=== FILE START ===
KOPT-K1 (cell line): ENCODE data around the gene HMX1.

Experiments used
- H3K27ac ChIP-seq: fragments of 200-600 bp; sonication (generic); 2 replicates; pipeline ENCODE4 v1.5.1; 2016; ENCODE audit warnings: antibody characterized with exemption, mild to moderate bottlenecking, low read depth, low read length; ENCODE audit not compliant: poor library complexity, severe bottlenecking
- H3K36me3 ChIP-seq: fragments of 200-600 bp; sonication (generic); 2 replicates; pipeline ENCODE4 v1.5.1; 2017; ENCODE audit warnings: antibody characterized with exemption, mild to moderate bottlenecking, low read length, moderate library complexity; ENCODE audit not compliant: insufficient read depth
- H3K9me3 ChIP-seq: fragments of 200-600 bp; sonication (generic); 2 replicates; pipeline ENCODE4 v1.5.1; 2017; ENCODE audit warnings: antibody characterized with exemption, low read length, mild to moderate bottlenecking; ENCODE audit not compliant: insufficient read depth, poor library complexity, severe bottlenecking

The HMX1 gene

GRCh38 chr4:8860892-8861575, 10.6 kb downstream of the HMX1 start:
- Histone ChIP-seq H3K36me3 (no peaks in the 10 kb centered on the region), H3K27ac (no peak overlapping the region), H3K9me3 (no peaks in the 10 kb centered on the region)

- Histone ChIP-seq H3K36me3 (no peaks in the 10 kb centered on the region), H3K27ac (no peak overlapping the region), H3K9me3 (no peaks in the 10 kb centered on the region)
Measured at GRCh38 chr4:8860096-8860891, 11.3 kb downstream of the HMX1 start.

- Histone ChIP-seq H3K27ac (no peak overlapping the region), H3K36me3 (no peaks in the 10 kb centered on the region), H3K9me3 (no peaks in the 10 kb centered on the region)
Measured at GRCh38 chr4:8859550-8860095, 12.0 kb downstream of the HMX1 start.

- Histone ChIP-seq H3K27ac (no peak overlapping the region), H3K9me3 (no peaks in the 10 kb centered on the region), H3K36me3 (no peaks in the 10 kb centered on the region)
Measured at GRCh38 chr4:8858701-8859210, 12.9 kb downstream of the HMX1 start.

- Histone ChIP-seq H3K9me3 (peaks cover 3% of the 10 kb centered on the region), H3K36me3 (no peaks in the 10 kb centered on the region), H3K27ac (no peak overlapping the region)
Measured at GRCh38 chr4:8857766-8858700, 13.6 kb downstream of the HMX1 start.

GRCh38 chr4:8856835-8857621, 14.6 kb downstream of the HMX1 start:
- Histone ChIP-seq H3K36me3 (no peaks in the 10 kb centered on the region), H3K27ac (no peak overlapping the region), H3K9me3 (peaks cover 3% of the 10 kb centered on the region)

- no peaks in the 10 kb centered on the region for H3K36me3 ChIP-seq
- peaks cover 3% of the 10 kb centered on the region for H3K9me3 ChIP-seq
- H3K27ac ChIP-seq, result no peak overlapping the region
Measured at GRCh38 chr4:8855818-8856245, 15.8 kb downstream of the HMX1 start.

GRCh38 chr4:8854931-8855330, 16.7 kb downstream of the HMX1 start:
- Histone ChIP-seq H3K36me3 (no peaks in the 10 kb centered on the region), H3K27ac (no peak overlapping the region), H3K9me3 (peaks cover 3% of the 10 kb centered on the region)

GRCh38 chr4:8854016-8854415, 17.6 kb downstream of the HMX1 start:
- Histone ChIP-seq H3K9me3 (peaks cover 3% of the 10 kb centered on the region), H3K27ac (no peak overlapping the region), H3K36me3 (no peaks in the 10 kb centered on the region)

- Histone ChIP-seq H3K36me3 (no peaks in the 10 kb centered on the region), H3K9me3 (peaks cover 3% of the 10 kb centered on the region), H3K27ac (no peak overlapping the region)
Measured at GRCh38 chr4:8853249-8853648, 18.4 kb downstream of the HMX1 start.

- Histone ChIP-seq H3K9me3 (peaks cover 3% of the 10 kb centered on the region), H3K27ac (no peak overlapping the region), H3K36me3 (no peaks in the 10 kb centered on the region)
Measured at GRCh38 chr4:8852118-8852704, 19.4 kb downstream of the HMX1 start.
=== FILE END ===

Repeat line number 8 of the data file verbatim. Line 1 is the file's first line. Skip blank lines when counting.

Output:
- Histone ChIP-seq H3K36me3 (no peaks in the 10 kb centered on the region), H3K27ac (no peak overlapping the region), H3K9me3 (no peaks in the 10 kb centered on the region)